Amsum & Ash Brings Porcelain Slab Countertops to Minnesota

Amsum & Ash's Porcelain Statuario Natural Slab

by Jahna Peloquin (Images courtesy Amsum & Ash)

Since 1997, Amsum & Ash has been outfitting homes and businesses with natural stone products in the Twin Cities and beyond. Recently, Amsum & Ash debuted its newest product: porcelain slab countertops. This durable alternate to marble is already making waves in the international marketplace, and it's about to make its way into Twin Cities homes.

Amsum & Ash, which has showrooms at International Market Square and in Northeast Minneapolis and has outfitted both Penny’s Coffee locations and the Bachelor Farmer restaurant and cafe with its stone slabs, is the first to bring the sleek, stylish new product to the Minnesota marketplace. While porcelain tile dates back as far as 4000 B.C., the material has never been manufactured in slabs until recently, thanks to new manufacturing capabilities.

“We jumped on it quickly,” says Amsum & Ash founder, Amit Gupta. “Now you can buy a nine-by-five-foot slab in porcelain.”

Gupta says for now, his company is importing the slabs from manufacturers in Italy and Spain to test it out in the U.S. marketplace. If consumers bite, he says they’re considering setting up a plant overseas to manufacture it themselves. TAB, the parent company of the Minneapolis-based importer and wholesale distributor, is currently one of the largest manufacturers of stone products around the world, such as granite, marble, slate, onyx, sandstone, limestone, and soapstone, enabling Amsum & Ash to stock some of the highest quality, hard-to-find, unique selections of stone products in the U.S.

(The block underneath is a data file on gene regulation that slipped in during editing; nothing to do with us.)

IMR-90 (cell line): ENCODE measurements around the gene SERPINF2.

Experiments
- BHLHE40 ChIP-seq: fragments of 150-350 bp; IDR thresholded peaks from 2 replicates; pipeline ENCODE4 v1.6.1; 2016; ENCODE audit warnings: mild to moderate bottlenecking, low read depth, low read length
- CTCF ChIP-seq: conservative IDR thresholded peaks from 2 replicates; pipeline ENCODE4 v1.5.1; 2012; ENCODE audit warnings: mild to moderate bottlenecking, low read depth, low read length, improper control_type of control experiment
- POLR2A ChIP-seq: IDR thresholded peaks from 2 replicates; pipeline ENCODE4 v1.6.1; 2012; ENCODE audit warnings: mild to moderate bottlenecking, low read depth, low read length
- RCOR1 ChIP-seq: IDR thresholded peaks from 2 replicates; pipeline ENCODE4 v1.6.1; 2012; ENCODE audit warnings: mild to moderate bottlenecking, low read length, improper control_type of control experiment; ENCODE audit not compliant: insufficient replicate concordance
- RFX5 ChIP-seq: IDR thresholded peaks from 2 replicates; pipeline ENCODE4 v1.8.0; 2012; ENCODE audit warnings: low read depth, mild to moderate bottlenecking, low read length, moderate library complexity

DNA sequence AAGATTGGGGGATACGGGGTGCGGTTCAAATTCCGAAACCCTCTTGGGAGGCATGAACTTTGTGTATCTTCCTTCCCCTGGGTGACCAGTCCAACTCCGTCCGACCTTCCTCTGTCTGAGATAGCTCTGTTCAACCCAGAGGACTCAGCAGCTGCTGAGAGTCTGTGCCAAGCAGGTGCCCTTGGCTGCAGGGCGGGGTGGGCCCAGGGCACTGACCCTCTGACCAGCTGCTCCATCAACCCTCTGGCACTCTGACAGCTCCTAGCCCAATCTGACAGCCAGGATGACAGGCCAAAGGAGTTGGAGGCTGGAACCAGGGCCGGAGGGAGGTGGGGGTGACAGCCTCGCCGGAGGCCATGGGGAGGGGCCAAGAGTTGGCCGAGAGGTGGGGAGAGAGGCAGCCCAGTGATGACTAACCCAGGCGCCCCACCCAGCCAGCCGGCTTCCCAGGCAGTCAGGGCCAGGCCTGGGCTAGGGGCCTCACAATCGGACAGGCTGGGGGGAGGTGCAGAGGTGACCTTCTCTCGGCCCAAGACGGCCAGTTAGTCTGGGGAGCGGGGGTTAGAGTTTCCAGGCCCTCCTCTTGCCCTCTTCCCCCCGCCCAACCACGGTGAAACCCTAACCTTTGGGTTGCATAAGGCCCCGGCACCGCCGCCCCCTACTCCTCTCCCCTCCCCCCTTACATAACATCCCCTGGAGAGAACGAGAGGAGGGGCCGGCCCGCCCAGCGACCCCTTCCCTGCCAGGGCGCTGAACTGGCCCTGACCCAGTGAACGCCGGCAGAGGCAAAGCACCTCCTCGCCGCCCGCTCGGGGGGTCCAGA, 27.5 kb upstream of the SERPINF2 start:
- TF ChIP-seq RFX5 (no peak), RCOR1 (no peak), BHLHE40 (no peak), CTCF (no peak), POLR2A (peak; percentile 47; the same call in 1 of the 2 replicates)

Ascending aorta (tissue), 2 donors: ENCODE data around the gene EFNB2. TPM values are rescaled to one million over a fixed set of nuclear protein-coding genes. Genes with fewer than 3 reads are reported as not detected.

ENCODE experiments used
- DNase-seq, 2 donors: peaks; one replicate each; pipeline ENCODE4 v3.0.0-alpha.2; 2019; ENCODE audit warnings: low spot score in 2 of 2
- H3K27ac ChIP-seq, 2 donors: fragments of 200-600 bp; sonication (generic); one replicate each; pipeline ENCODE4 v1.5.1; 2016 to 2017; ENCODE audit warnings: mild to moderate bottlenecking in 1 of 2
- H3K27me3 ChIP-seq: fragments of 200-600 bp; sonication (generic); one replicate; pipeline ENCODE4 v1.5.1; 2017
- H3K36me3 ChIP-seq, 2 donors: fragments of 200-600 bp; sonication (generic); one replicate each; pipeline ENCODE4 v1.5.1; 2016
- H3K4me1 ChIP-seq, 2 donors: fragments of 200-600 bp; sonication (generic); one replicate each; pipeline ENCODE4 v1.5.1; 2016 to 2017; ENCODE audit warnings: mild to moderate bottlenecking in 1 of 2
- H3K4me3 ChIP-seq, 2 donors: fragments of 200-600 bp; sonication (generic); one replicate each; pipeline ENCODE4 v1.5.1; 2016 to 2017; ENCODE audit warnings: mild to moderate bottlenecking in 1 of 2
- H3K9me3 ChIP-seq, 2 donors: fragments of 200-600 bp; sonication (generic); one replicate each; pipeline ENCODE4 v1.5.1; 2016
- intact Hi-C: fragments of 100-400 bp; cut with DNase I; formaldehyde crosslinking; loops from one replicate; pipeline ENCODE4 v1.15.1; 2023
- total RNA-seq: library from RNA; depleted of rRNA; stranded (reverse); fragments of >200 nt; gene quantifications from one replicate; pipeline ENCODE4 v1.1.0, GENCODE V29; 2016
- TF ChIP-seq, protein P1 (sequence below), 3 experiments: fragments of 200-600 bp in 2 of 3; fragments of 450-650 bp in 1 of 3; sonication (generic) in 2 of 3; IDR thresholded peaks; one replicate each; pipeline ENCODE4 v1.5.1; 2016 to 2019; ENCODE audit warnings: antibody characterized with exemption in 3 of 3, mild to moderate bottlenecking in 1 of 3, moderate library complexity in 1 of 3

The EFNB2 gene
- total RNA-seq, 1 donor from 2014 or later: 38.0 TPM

“Porcelain is great because it’s made with natural materials, such as clay and silica, yet it’s indestructible,” he says. “Granite and some stones last a lifetime, but porcelain is the first time a man-made surface has been able to do the same thing.”

Another advantage of porcelain slabs, says Gupta is the never-ending design possibilities. Unlike stone, which is a set length and width, porcelain can be made into any shape or size.  “We love stone, but no two are alike,” he says. “The advance of porcelain is you can take a beautiful design and copy it, while offering more customization.”

So far, Gupta says local architectural firms James Dayton Design and Peterssen/Keller Architects have incorporated Amsum & Ash’s porcelain slab on residential projects. “They’ve told us how stunning it looks and how impressed they are with it,” he says.

Another reason for porcelain’s buzzworthy status is its matte surface. Textures are in and shiny is out, Gupta says. “Thirty years ago, consumers wanted a polished, shiny granite,” he says. “They’re interested in textures today, whether it’s a leather-like surface or something more velvety to the touch.”

Another trendy surface Amsum & Ash stocks is quartzite, a natural stone that has a milky, slightly transparent quality. The rock was originally sandstone before heat and compression fused the sand grains together, creating a large network of crystals. Because it’s one of the strongest stones, it was difficult to quarry from the earth in slabs until recent upgrades in technology made it more readily extractable. “Quartzite doesn’t scratch or stain, and it’s one of the hardest materials out there, so consumers love it,” he says.

Visit Amsum & Ash's showrooms at 30 52nd Way NE., Minneapolis, 763-571-8400, and International Market Square, 275 Market St., Ste. 133, Minneapolis, 612-455-2600, amsumandash.com

View selections of Amsum & Ash's porcelain slab styles below:

Porcelain Statuario Polished

Porcelain Calacatta Oro Polished

Porcelain Planet Moon

Penny's Coffee in the Warehouse District, featuring Amsum & Ash granite (images courtesy Penny's Coffee):

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